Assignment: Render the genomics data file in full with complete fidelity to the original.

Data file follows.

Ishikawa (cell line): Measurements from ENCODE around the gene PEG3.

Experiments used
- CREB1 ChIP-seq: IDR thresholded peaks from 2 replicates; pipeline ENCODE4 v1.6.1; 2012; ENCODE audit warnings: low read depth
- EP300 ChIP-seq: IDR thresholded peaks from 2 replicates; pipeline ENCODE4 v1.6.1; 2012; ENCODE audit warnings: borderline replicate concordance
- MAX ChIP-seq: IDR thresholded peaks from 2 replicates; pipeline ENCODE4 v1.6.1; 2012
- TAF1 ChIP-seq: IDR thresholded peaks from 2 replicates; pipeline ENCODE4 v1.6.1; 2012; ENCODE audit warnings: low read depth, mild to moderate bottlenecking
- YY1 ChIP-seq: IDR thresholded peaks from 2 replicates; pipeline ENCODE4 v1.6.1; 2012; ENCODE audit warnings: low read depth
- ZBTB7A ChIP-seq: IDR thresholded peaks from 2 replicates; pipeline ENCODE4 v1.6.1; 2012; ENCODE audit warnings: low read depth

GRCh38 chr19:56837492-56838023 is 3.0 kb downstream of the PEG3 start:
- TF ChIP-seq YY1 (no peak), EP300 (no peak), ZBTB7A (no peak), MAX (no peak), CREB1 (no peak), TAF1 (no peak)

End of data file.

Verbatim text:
Ishikawa (cell line): Measurements from ENCODE around the gene PEG3.

Experiments used
- CREB1 ChIP-seq: IDR thresholded peaks from 2 replicates; pipeline ENCODE4 v1.6.1; 2012; ENCODE audit warnings: low read depth
- EP300 ChIP-seq: IDR thresholded peaks from 2 replicates; pipeline ENCODE4 v1.6.1; 2012; ENCODE audit warnings: borderline replicate concordance
- MAX ChIP-seq: IDR thresholded peaks from 2 replicates; pipeline ENCODE4 v1.6.1; 2012
- TAF1 ChIP-seq: IDR thresholded peaks from 2 replicates; pipeline ENCODE4 v1.6.1; 2012; ENCODE audit warnings: low read depth, mild to moderate bottlenecking
- YY1 ChIP-seq: IDR thresholded peaks from 2 replicates; pipeline ENCODE4 v1.6.1; 2012; ENCODE audit warnings: low read depth
- ZBTB7A ChIP-seq: IDR thresholded peaks from 2 replicates; pipeline ENCODE4 v1.6.1; 2012; ENCODE audit warnings: low read depth

GRCh38 chr19:56837492-56838023 is 3.0 kb downstream of the PEG3 start:
- TF ChIP-seq YY1 (no peak), EP300 (no peak), ZBTB7A (no peak), MAX (no peak), CREB1 (no peak), TAF1 (no peak)